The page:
CEMS From A-Z: A Multi-Part Series - O2 & Flow Analyzers (Part 9)
CEMS From a-z: a Multi-Part Series Part 9
This blog post continues our presentation of a comprehensive look at CEMS from beginning to end, with descriptions and details on a variety of components including the probe, umbilical, sample conditioning system, analyzers and more - including maintenance and troubleshooting topics.
This blog post covers:
The O2 & Flow Analyzers:
Anyone familiar with CEMS would be the first to admit that sometimes maintaining the availability of a CEMS takes some effort. In this blog post, we look at two of the most reliable analyzers in the CEMS world; oxygen and flow. What makes these analyzers so reliable? One thing...simplicity.
For measuring oxygen with a CEMS the most reliable and simplest method is utilizing a zirconia cell.
When a zirconium oxide disc is heated above 600 ̊C and two different concentrations of oxygen are passed on each side of it, an electric potential is generated which can be measured across the disc.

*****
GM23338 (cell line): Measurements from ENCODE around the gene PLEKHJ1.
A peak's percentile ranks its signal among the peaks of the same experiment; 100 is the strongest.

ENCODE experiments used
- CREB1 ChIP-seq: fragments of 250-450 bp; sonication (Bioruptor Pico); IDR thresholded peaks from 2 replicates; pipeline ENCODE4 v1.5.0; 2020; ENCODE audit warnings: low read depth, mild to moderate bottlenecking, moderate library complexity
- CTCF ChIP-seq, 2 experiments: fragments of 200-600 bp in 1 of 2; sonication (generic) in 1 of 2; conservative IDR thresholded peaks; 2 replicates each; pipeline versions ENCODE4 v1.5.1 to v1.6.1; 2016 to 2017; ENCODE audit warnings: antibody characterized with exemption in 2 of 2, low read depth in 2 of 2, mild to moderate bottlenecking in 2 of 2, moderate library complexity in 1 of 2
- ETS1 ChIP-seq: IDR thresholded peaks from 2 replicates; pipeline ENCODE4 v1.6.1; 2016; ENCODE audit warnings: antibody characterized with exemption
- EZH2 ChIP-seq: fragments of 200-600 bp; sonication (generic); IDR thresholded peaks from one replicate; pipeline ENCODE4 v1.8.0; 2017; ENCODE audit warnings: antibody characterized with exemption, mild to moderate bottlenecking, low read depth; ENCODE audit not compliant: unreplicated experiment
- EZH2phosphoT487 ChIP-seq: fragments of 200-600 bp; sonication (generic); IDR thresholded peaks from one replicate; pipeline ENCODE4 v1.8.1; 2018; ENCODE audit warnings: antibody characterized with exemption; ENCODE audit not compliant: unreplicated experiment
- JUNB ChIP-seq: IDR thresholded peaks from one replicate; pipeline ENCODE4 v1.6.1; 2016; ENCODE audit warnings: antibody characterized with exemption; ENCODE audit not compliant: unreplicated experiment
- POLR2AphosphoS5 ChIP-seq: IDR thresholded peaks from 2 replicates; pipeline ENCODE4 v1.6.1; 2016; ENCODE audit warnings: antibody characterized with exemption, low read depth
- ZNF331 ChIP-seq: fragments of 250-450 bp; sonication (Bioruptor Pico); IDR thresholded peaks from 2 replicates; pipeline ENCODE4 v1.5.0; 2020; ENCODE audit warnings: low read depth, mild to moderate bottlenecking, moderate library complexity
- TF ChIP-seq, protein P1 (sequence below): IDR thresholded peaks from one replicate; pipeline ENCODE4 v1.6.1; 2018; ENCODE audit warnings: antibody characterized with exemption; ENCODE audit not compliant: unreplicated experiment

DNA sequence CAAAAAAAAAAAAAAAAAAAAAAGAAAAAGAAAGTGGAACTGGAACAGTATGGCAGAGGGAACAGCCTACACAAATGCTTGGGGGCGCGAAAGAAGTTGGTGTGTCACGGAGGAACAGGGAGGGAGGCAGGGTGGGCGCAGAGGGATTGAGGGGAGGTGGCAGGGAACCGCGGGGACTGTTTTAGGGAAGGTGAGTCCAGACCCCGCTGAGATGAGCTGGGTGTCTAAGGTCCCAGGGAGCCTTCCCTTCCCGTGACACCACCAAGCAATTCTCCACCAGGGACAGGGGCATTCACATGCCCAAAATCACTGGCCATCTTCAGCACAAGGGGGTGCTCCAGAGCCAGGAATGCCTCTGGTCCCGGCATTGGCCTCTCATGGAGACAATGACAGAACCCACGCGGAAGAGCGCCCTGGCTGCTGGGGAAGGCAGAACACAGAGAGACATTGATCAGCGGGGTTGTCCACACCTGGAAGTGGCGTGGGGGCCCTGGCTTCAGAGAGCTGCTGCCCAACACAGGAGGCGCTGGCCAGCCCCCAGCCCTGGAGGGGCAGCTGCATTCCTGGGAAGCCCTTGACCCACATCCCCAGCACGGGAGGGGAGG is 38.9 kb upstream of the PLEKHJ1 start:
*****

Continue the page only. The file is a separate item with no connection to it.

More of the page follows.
On each side of the zirconium oxide disc are platinum electrodes to provide the conductive surface needed. A reference gas (usually instrument air or simple ambient air at 20.9% O2) flows across the inner electrode and the sample flows across the outer electrode. A voltage is created and measured. This voltage is proportional to the concentration of oxygen present in the sample and displayed on the analyzer.
Because of the simplicity of the technology (no moving parts), a zirconia O2 analyzer requires very little maintenance – typically just calibration as needed to assure accurate readings.
The zirconia disk can have a long life (typically 5-7 years or more depending on the application). Unlike an electrochemical cell, it does not dry out or change its response characteristics with use.
Because of the high temperatures that the zirconia cell operates at, it can also be used for in-situ measurement (i.e. located in a wet sample stream). This makes it a useful technology to measure both wet and dry oxygen levels.
For measuring flow with a CEMS, the most reliable and simplest method is utilizing an s-type pitot tube system. This is the same technology utilized by stack-test crews and is the EPA reference method.